Q&A with Stephen Neville

June 2015 Vol 15 (3)

Find out about Stephen Neville's journey from psychopaedic nurse to head of one of the country's largest nursing schools. And what alternative career he briefly considered before committing to nursing...

Q & A Profile 

NAME: Stephen Neville

JOB TITLE: Associate Professor and Head of Department (Nursing) at AUT University, Auckland

Stephen Neville ICON

Where and when did you train?

I initially trained at Templeton Hospital as a psychopaedic nurse in the late 1970s, then completed my general and obstetric training at The Princess Margaret Hospital in Christchurch.

 

What other qualifications do you hold?

BA, MA (First Class Honours) and PhD – all from Massey University. I’m a Fellow of the College of Nurses Aotearoa (NZ), president of the New Zealand Association of Gerontology, a visiting Fellow at the Faculty of Health, the University of Technology Sydney and an honorary senior Fellow at the University of Queensland’s School of Nursing and Midwifery.

 

When and/or why did you decide to become a nurse?

I had no burning desire to be a nurse and no family members were nurses. Originally I wanted to be a primary school teacher but I saw a newspaper ad recruiting for psychopaedic nurses, thought it looked interesting and applied. To my surprise, I was accepted and without any idea about what nursing entailed, let alone what being a psychopaedic nurse was, I started training. By the time I graduated I knew that nursing was the career for me and so soon after I did my general and obstetric training.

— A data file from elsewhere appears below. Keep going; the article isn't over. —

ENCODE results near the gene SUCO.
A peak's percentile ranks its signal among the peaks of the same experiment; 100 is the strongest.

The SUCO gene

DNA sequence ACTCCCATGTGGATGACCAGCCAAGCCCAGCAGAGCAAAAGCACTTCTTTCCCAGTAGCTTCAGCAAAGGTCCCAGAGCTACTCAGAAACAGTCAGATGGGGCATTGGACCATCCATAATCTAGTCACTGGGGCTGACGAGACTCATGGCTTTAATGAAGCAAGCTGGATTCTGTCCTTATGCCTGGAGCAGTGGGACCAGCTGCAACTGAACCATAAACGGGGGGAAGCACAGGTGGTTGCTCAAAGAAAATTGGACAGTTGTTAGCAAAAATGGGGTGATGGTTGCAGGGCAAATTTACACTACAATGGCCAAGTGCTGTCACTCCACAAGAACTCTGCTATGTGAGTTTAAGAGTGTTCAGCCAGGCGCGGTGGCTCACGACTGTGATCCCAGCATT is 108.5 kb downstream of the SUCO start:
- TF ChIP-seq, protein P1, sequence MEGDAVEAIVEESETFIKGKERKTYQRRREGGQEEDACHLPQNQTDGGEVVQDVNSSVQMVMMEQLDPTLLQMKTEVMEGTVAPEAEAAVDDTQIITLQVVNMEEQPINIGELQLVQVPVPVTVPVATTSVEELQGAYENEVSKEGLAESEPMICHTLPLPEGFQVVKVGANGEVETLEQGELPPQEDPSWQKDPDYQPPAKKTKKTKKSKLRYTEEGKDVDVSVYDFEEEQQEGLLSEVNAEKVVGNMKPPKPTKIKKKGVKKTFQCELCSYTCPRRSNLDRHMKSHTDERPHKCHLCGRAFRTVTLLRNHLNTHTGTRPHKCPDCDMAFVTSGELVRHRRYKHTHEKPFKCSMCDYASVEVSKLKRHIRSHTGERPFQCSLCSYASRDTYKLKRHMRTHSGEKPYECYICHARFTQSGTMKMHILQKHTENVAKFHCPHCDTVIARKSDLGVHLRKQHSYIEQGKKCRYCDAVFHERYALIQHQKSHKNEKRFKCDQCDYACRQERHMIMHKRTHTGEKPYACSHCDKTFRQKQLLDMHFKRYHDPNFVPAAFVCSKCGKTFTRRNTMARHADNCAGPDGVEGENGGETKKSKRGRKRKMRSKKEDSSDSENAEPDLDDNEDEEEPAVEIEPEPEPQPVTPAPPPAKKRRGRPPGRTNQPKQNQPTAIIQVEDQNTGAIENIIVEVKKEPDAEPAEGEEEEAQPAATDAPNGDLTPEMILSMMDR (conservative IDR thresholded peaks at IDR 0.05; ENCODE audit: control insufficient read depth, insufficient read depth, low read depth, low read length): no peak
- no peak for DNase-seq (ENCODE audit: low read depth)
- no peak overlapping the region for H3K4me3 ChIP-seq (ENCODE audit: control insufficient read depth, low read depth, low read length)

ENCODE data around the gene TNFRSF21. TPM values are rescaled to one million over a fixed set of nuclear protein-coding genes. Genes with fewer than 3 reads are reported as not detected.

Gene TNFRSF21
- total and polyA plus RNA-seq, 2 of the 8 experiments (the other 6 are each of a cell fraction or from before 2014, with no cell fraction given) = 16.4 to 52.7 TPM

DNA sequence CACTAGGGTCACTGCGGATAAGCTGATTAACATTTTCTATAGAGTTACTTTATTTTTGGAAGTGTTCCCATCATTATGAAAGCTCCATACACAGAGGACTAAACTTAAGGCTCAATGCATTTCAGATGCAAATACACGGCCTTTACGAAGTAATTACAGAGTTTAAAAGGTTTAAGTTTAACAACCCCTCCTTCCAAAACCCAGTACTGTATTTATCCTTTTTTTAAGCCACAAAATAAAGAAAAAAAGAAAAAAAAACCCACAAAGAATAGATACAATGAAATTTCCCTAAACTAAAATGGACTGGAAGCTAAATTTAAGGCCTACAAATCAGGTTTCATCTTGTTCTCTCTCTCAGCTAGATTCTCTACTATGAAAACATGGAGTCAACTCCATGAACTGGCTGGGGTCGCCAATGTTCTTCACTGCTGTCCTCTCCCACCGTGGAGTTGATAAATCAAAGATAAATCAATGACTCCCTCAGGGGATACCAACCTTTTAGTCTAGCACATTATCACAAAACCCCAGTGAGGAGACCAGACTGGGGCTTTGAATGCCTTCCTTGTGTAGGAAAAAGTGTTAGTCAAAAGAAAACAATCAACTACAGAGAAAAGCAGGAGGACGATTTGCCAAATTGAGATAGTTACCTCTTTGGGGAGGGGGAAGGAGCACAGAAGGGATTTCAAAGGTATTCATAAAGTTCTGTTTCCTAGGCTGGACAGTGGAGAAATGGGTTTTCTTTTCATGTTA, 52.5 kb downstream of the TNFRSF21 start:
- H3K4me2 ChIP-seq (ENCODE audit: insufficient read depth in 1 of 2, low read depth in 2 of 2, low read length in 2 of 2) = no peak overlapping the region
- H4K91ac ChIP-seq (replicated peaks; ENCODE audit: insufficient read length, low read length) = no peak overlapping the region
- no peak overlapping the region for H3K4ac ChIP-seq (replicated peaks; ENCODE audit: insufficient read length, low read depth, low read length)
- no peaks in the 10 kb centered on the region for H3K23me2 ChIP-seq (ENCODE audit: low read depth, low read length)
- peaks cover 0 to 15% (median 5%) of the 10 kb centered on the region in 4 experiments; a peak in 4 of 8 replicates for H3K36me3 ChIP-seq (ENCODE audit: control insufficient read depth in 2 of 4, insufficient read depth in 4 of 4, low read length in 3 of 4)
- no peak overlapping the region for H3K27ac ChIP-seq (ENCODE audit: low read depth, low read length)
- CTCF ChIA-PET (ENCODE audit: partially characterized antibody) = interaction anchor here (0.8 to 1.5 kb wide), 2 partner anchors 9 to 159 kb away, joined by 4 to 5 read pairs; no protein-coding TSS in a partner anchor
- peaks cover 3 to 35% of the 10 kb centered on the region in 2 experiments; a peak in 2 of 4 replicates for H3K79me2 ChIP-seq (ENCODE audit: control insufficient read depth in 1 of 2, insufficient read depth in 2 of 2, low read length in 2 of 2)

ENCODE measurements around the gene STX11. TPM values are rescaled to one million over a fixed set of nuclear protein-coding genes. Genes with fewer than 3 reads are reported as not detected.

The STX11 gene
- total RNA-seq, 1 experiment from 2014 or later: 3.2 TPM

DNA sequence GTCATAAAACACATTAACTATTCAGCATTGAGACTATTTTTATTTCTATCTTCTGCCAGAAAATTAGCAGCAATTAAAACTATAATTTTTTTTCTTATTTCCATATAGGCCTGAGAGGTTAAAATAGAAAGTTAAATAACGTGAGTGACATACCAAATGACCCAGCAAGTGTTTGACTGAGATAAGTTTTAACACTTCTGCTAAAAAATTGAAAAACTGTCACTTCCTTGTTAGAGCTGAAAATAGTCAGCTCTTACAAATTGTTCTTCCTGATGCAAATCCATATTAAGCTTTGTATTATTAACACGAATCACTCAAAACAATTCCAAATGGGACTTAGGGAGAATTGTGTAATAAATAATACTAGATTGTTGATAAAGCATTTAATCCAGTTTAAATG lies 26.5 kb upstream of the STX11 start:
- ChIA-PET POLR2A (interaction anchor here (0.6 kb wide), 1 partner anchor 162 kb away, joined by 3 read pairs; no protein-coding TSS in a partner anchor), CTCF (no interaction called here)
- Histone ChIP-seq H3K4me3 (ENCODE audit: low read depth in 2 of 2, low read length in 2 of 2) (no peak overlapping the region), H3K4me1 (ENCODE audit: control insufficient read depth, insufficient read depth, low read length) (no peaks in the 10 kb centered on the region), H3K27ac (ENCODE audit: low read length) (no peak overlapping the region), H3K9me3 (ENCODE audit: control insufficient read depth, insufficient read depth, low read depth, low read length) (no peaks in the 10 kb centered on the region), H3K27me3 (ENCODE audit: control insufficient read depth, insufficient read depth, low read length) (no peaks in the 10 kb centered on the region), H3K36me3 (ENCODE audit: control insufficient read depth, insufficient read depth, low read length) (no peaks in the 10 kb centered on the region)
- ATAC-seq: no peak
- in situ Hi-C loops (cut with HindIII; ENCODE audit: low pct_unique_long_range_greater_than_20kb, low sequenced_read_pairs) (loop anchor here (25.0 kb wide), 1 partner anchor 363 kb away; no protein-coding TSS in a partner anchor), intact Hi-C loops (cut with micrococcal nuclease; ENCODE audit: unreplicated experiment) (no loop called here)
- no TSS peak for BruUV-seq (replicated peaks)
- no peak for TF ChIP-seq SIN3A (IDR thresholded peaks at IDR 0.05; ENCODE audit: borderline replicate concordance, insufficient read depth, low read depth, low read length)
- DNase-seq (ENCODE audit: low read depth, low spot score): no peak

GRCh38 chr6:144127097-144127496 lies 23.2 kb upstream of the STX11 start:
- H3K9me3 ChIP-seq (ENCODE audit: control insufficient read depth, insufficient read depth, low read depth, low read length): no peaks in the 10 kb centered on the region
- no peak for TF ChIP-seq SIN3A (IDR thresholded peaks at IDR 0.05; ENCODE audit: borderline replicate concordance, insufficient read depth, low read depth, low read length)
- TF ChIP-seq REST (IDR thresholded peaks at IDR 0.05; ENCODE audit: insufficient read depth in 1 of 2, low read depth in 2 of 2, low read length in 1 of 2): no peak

What was your nursing career up to your current job?

My clinical experience as a registered nurse includes acute surgical, operating room, mental health, intellectual disability and gerontology. In 1987 I started working in nursing education first at Christchurch Polytechnic Institute of Technology then Otago Polytechnic. At this time I worked between clinical practice and education and continued to do this until 2002 when I started work at Massey University as the Director for Postgraduate Nursing Programmes and the Associate Head of School. I have very recently taken up my current role.

 

What is one thing you like about your job and what comprises your role?

One of the things I really like about working at AUT is the interdisciplinary focus. Students and staff have the opportunity to work and study alongside people from midwifery, paramedicine, physiotherapy, occupational therapy, podiatry and oral health as students are prepared for the multidisciplinary focus of contemporary healthcare. My role as head of department means I have overall responsibility for the undergraduate and postgraduate nursing programmes at AUT. I set the strategic direction for nursing and overseeing the day-to-day running of the department.

 

If there was a fairy godmother of nursing, what three wishes would you ask to be granted for the New Zealand nursing workforce?

My three wishes would be: